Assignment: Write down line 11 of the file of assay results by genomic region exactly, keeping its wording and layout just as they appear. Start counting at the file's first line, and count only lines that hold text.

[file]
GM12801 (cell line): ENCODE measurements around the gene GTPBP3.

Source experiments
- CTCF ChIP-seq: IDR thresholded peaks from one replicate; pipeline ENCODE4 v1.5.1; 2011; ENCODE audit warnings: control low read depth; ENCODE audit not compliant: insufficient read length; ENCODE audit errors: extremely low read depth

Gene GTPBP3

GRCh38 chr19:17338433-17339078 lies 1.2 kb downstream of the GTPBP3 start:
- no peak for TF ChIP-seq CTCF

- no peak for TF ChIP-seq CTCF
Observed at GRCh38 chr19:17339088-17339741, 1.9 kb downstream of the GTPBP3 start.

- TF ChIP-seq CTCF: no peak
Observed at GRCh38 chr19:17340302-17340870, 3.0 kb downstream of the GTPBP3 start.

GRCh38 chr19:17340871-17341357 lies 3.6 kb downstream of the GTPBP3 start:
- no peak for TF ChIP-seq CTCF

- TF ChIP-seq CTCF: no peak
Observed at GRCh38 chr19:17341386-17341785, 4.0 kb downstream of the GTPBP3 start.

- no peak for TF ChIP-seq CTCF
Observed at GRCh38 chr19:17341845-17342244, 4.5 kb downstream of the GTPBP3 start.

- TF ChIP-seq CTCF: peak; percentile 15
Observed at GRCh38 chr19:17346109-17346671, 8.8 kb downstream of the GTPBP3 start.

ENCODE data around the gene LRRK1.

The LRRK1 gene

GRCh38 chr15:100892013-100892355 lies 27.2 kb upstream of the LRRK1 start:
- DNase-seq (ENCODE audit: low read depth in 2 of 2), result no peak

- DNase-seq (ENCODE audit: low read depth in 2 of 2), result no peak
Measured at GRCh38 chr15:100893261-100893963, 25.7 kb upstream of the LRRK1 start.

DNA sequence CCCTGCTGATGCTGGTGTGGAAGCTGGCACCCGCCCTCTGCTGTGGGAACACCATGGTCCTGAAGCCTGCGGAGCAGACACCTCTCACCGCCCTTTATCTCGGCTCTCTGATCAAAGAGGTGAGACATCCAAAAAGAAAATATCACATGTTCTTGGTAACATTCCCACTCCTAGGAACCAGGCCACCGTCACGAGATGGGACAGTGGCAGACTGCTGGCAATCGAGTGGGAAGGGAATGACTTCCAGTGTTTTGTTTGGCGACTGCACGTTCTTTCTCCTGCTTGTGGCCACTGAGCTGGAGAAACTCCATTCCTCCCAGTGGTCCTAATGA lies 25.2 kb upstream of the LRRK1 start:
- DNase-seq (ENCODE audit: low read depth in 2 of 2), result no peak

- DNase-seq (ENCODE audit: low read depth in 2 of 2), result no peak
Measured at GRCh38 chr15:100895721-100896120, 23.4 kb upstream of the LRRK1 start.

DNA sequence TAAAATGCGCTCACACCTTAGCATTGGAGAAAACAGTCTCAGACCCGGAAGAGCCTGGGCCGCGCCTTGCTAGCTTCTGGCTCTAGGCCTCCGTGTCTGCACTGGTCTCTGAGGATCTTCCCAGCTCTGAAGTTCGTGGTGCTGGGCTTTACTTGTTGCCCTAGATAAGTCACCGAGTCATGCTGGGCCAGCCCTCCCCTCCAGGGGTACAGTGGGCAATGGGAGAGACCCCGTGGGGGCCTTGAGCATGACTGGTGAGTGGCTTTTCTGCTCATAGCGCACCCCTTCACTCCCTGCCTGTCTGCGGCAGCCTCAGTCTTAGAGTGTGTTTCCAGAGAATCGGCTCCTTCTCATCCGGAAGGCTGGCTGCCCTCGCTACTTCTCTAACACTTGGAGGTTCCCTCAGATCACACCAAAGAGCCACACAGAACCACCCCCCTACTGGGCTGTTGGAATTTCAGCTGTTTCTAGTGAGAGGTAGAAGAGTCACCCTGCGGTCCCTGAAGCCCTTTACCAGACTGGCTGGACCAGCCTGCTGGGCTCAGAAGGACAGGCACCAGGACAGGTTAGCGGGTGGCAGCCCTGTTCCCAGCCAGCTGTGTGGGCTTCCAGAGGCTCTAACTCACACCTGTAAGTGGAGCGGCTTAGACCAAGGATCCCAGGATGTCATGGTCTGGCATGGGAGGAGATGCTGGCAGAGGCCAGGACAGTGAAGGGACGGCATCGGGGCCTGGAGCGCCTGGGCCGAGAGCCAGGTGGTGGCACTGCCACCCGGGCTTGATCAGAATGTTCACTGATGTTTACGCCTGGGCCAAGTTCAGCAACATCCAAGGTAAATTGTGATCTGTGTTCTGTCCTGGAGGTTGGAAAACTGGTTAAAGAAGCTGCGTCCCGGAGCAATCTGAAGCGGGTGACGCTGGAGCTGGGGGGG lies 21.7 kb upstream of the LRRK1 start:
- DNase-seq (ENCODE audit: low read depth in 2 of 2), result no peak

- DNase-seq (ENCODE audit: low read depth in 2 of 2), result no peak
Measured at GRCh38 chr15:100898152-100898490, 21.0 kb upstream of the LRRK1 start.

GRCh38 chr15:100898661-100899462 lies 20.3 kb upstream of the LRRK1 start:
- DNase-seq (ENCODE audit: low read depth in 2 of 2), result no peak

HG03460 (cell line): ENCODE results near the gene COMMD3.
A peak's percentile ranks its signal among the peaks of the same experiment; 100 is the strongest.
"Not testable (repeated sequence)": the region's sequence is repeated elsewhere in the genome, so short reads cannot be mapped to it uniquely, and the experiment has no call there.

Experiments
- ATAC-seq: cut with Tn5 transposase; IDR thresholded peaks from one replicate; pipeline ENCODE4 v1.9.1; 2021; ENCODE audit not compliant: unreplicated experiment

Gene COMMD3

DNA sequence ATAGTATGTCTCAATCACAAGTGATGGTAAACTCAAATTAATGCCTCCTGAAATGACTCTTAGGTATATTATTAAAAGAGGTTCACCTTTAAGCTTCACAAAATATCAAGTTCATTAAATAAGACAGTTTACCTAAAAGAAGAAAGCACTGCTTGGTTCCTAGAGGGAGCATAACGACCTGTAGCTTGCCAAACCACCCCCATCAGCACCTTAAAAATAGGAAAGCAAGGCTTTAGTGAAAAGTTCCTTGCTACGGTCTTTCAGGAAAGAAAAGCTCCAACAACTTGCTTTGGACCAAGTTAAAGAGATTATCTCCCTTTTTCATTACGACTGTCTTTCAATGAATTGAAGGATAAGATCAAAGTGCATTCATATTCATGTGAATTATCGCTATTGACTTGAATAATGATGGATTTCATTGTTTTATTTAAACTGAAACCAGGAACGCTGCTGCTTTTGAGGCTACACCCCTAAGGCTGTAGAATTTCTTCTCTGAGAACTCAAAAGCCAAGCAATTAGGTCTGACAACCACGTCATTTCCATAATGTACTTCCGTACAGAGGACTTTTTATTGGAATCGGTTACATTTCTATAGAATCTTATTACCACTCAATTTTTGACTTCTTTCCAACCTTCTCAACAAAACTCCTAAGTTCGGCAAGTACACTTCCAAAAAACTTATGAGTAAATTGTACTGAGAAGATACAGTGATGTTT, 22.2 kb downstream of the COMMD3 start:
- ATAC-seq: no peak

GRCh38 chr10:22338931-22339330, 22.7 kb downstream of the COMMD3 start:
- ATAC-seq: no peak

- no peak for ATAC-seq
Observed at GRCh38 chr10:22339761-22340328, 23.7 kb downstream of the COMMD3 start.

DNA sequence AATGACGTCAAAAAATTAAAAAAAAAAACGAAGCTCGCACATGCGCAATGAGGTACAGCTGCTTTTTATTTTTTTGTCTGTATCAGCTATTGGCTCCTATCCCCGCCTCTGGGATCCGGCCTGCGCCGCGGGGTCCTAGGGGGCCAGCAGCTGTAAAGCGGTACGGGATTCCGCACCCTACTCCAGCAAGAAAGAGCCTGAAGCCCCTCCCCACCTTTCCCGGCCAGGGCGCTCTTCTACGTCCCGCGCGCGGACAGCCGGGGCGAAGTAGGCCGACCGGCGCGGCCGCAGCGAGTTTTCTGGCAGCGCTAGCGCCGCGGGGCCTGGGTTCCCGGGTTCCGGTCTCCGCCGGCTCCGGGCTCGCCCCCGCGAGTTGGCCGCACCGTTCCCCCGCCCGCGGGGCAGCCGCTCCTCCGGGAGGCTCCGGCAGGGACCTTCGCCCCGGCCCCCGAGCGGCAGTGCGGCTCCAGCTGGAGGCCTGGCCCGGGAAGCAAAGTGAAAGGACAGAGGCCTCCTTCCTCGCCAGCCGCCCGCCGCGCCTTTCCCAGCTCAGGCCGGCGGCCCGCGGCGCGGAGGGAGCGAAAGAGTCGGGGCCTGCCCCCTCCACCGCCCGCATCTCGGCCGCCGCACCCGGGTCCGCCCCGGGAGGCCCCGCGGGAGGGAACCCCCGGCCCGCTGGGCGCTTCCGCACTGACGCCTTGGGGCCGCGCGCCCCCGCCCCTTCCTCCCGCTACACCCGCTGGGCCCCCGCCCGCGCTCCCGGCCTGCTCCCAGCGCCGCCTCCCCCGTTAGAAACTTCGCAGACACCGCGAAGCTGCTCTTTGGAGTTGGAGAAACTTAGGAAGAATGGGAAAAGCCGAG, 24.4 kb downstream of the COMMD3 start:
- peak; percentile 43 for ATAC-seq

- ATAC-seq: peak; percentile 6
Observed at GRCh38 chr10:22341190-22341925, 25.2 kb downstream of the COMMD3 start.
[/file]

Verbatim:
GRCh38 chr19:17340871-17341357 lies 3.6 kb downstream of the GTPBP3 start: